Germanwings co-pilot researched suicide, cockpit door security – prosecutors

Andreas Lubitz runs the Airportrace half marathon in Hamburg in this September 13, 2009 file photo. (Reuters/Fototeam Mueller)
German prosecutors say the Germanwings co-pilot Andreas Lubitz, who is believed to have deliberately crashed Flight 9525, researched suicide methods and cockpit door security in the days before the crash.

Investigators looked into Lubitz’s tablet computer searches between March 16 and 23 and discovered he was concerned about medical treatment and was studying various suicide methods, German prosecutors said on Thursday.

In the course of one day, his search queries included cockpit doors and their security measures. They added that personal correspondence and search terms on Lubitz’s tablet “support the conclusion that the machine was used by the co-pilot in the relevant period.”

Germanwings said on Thursday that the company had been unaware that Lubitz was suffering from depression during pilot training. Earlier this week, Germanwings parent company Lufthansa confirmed it knew Lubitz suffered from a bout of severe depression before finishing his flight training six years ago.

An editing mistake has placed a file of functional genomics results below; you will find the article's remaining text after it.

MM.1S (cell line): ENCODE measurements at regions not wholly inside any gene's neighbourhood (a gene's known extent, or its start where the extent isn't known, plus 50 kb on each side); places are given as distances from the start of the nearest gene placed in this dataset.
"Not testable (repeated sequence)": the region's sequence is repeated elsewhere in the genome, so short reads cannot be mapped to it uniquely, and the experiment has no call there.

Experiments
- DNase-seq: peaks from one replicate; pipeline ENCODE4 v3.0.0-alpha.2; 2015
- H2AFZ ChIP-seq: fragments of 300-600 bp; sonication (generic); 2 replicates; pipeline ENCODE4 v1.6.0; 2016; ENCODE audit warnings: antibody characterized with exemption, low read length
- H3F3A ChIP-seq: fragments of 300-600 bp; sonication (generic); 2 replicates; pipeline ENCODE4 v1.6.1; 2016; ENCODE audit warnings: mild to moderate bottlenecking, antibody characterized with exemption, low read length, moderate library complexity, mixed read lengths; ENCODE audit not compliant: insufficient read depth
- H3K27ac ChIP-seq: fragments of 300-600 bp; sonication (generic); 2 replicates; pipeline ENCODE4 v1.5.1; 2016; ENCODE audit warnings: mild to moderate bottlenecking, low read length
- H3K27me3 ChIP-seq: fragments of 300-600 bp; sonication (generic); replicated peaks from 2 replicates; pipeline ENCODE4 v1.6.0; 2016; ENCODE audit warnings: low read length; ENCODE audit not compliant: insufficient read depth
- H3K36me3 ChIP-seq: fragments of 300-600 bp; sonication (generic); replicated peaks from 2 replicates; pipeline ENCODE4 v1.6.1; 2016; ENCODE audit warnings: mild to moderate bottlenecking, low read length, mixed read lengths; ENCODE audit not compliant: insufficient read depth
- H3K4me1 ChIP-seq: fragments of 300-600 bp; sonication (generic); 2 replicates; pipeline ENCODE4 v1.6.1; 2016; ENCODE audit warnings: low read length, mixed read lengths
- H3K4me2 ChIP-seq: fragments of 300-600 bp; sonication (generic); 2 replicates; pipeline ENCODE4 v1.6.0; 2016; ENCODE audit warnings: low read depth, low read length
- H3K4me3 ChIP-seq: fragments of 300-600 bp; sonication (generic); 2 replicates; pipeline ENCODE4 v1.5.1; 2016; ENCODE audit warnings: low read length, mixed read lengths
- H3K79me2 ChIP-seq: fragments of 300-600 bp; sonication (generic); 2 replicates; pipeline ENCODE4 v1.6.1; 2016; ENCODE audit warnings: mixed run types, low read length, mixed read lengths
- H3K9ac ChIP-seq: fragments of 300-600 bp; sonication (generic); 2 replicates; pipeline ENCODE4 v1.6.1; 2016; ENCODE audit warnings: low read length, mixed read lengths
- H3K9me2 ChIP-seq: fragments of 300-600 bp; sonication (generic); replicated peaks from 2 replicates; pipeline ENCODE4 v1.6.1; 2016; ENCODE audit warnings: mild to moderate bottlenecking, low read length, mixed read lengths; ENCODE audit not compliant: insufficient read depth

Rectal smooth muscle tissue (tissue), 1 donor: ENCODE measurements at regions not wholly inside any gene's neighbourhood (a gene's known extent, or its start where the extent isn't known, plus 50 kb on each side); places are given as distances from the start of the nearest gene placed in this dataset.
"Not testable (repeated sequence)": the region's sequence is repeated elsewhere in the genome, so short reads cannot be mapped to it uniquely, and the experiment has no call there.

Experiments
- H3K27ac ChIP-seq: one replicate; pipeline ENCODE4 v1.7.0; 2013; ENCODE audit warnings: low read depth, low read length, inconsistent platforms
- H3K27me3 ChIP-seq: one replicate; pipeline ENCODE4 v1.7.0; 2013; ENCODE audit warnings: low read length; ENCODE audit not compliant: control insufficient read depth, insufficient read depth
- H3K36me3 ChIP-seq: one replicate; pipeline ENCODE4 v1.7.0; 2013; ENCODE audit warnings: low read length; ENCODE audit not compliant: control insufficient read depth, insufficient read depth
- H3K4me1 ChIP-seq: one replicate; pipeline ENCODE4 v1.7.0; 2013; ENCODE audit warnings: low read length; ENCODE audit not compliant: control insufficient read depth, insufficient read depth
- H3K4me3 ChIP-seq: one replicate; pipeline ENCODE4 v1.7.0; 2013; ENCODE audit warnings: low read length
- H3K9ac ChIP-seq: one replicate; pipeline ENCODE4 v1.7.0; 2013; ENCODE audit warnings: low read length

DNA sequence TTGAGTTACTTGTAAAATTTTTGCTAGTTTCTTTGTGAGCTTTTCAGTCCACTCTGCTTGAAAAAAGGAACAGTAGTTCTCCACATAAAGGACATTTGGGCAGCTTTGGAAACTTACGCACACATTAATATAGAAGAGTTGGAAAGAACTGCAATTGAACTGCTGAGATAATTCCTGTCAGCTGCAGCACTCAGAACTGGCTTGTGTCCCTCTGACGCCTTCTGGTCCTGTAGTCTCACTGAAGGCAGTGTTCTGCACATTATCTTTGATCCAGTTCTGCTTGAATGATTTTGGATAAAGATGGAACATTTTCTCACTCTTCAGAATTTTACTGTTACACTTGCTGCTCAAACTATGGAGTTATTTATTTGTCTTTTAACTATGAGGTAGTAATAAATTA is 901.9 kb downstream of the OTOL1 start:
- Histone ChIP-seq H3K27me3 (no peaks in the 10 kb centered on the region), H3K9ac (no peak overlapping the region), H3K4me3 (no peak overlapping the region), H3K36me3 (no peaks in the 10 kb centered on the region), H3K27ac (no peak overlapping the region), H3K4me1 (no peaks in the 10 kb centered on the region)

A French gendarme helicopter flies over the moutainside crash site of an Airbus A320, near Seyne-les-Alpes, March 25, 2015. (Reuters/Emmanuel Foudrot)

Also on Thursday, the French police confirmed the second black box from the plane that crashed in the French Alps last week has been found.

Based on recordings from the first black box, investigators now believe co-pilot Andreas Lubitz intentionally crashed the plane on March 24, killing 150 people on board.

Earlier, the German paper Bild reported that 27-year-old Lubitz deliberately concealed he was still flying commercial planes from doctors, telling them that he had taken sick leave.

Authorities are also examining cellphones found at the crash site for clues. No video or audio from the cellphones of the passengers on the plane have been released publically. French reporter Frederic Helbert said he had seen cellphone video taken right before the horrific crash.

He described the footage to AP: “You cannot see their faces, but you can hear them screaming and screaming. No one is moving or getting up," he told the AP in Paris. "What was awful, what is imprinted in my memory, is the sound. People understand something terrible is going to happen," he said.

In the wake of the crash, several airlines and countries have ruled that two people must be present in the cockpit at all times. Lubitz had locked the plane’s captain outside the cockpit before deliberately crashing the plane.